In the Hollywood-produced movie about the Chinese drywall controversy, I'm guessing the story will be broken wide open by Zac Efron as ace reporter Carl Bernstein Jr. That would be supercool for me and all the other Efron fans. But in real life, a lawyer in Boca broke the story, which totally does not make for a Hollywood plot.
Allison Grant is the lawyer in the real-life version. She owns a rental property in Port St. Lucie, and back in October, her renters were reporting getting sick from something in the walls. When Grant looked into it, she found out she had Chinese drywall, which is the movie equivalent of having General Zod living in your guest bedroom.
So here's where Grant became Zac Efron.
Or at least, here's where Grant created this website dedicated to Chinese drywall. This was back in November, before any reporters were really writing about it and homeowners were still trying to figure out what the deuce was in their walls.
With her site perhaps the first dedicated to Chinese drywall, Grant started getting calls from all sorts of reporters looking for information. Then her site started compiling news stories and reports of Chinese drywall. "Little by little," she told me, "people started giving me little pieces of information here and there that showed this was a big problem."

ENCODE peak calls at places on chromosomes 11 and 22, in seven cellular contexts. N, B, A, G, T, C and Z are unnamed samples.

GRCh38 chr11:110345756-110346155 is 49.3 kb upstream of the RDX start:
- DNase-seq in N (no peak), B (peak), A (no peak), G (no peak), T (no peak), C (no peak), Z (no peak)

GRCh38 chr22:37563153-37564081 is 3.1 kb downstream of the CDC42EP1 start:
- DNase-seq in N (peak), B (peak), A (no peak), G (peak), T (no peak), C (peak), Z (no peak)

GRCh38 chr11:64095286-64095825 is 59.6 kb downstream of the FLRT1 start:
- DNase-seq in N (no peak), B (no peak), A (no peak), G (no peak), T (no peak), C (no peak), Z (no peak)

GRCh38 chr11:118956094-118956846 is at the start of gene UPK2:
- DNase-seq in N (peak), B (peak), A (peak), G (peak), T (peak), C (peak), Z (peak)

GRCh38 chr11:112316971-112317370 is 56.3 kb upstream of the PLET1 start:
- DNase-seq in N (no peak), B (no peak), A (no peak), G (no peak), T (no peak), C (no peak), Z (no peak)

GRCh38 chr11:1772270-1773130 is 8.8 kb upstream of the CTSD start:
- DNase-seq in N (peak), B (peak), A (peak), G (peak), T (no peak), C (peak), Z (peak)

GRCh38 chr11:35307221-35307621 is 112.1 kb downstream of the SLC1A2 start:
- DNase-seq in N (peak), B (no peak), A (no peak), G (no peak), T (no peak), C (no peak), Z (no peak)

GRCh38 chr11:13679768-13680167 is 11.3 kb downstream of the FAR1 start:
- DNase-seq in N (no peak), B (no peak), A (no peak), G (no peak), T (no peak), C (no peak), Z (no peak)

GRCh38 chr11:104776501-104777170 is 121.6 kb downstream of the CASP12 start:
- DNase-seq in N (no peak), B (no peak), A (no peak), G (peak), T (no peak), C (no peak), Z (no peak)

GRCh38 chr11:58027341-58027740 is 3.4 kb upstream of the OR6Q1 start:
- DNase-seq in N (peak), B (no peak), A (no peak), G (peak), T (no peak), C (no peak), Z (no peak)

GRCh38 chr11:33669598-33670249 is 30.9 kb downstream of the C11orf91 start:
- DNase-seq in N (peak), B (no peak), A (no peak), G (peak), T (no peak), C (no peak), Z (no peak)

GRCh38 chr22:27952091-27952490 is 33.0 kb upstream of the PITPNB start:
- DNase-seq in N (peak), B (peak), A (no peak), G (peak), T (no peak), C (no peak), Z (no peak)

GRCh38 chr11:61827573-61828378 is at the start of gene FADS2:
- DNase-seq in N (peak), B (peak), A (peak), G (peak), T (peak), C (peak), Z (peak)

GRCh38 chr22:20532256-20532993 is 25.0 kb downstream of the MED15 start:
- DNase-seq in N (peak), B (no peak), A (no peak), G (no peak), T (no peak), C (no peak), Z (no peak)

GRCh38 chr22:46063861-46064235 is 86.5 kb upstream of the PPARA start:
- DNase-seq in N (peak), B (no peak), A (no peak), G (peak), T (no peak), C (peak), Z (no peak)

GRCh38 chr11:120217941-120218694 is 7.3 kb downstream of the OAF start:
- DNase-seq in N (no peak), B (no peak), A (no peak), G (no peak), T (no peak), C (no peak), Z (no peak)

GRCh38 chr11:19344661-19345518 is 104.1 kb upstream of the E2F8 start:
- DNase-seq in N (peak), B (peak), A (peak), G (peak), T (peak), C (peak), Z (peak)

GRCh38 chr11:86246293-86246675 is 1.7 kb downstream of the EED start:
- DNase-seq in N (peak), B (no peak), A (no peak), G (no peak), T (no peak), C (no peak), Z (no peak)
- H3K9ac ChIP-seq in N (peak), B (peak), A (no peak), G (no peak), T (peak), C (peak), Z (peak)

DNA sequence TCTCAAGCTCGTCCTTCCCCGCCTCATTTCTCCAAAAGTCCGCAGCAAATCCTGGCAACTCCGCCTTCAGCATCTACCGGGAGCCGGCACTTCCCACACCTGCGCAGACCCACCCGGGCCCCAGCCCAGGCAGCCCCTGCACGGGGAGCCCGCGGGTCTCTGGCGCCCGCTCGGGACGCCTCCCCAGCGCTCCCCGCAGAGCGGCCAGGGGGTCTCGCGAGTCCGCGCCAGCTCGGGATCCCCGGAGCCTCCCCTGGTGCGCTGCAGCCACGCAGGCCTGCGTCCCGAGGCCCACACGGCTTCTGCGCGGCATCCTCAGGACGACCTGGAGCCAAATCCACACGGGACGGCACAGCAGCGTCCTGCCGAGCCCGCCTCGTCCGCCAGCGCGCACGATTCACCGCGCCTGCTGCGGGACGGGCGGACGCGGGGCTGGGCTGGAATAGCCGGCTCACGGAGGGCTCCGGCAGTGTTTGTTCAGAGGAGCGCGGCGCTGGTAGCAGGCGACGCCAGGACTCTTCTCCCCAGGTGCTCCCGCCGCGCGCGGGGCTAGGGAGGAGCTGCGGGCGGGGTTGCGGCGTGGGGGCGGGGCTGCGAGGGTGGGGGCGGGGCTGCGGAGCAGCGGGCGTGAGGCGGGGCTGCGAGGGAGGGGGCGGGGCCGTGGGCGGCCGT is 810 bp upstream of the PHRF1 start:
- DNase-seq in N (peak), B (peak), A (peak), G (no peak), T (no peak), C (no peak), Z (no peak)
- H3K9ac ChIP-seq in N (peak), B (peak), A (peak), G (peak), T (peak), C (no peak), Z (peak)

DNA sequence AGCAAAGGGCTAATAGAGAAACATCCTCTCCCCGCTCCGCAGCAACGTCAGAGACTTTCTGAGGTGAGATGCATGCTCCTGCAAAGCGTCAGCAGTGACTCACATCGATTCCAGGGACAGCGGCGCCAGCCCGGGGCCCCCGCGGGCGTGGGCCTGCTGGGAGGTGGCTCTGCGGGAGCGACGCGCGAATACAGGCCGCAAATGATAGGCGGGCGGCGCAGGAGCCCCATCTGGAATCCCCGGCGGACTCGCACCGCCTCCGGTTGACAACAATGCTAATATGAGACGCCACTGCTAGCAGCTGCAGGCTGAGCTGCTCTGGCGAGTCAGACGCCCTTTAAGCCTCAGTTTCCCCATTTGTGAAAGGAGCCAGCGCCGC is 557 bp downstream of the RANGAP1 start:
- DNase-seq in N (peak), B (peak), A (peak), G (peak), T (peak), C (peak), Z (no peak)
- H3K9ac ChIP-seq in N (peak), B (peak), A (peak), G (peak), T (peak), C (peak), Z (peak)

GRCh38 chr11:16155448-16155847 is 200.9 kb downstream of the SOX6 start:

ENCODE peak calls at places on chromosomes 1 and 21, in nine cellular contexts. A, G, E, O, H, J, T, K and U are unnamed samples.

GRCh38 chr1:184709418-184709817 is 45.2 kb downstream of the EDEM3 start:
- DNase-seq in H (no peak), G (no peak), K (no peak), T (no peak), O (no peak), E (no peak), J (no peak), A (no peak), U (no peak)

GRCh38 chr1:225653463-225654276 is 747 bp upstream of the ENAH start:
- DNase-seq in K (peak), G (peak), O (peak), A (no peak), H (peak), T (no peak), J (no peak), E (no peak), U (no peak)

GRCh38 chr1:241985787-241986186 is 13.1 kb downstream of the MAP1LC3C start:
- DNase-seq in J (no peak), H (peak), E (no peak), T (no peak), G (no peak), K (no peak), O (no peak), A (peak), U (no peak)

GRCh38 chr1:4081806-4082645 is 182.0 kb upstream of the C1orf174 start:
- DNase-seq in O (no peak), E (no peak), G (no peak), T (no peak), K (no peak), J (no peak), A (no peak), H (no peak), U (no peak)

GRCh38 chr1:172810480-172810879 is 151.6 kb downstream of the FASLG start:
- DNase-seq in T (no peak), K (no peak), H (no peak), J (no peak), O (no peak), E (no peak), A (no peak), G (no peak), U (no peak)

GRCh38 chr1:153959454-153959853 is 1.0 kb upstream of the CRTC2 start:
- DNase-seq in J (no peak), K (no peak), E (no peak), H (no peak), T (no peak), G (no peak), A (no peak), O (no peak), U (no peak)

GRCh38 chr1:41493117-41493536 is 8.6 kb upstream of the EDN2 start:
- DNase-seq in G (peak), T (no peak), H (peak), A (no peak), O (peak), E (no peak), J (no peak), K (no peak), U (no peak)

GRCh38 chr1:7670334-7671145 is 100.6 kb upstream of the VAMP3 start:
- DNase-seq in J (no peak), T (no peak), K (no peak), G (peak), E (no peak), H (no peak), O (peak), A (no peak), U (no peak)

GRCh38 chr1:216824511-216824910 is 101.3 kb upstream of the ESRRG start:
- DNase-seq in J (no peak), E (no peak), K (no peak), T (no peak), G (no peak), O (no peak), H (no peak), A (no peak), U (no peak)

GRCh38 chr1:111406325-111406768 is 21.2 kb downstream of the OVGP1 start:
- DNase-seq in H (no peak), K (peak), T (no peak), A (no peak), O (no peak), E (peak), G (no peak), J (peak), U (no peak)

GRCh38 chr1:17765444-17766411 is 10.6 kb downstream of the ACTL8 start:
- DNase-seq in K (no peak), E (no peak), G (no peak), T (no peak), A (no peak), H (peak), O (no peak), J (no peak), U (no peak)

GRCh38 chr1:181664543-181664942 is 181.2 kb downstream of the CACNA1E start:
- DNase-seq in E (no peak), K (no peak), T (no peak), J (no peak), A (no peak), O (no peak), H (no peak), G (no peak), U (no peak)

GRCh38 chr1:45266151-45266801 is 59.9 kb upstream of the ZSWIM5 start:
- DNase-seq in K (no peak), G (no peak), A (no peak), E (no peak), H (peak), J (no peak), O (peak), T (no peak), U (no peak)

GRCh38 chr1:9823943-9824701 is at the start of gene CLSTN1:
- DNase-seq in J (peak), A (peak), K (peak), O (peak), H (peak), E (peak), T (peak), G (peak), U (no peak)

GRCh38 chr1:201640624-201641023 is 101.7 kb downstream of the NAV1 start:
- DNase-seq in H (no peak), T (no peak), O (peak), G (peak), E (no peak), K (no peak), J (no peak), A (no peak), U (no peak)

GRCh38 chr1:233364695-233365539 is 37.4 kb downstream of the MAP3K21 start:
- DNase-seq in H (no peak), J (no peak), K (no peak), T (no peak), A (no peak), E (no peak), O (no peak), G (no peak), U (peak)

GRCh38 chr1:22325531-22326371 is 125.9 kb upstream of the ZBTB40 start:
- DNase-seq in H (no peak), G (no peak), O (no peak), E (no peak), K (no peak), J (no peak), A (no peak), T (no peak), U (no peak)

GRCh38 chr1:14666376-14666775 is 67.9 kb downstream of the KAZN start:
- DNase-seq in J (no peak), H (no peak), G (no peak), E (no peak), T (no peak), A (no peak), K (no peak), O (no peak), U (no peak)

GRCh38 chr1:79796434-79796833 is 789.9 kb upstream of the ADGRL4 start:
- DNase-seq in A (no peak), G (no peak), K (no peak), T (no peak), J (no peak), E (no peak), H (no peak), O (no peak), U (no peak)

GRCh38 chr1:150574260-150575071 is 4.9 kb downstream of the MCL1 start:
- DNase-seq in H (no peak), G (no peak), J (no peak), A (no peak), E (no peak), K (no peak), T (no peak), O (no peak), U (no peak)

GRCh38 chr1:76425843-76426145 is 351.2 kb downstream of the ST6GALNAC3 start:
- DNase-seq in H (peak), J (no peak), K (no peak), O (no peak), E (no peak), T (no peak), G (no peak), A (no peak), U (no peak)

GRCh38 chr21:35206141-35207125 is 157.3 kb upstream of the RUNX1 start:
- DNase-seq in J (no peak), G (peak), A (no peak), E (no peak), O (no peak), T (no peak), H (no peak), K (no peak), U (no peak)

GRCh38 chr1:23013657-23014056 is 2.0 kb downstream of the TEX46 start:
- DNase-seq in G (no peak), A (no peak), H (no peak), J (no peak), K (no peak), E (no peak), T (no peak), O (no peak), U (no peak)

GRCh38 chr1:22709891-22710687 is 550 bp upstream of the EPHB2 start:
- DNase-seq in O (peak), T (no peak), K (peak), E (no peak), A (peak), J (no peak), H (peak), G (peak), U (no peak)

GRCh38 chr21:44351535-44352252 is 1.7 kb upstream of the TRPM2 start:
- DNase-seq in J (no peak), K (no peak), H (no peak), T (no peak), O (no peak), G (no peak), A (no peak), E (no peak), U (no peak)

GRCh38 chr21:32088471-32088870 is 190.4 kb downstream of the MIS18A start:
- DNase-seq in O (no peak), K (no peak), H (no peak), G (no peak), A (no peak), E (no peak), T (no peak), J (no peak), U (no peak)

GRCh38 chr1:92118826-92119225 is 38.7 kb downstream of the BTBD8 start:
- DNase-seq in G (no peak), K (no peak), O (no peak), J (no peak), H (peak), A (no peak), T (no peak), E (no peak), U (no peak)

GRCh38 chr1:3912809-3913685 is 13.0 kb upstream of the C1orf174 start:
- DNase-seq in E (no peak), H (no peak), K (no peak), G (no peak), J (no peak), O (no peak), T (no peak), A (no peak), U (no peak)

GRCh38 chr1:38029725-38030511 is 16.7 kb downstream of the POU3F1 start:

If you like this story, consider signing up for our email newsletters.
SHOW ME HOW
You have successfully signed up for your selected newsletter(s) - please keep an eye on your mailbox, we're movin' in!
Grant says her site gets 10,000 pageviews a week. It comes up No. 2 in a Google search for Chinese drywall, after this Wall Street Journal story written about two months after Grant put up her site.
So there you have it, one of the biggest stories of our time broken by a lawyer from Boca. Yep, just another reason Carl Bernstein and I are being put out of business by the internets.
As for Grant, she turned the success of her site into a new specialty: representing homeowners with Chinese drywall. She takes a tack different from most lawyers; instead of suing, she tries to get the developers to fix the sick homes. She charges a fee that starts at $1,500 to $4,000 and says she typically gets the developer to repair the mess.
Sure, the story won't do so well as an Efron vehicle. But if it happens, I'm going to suggest the working title Erin Brockovich 2: Killer Chinese Drywall. I'm available, by the way, to play the part of the obsolete reporter.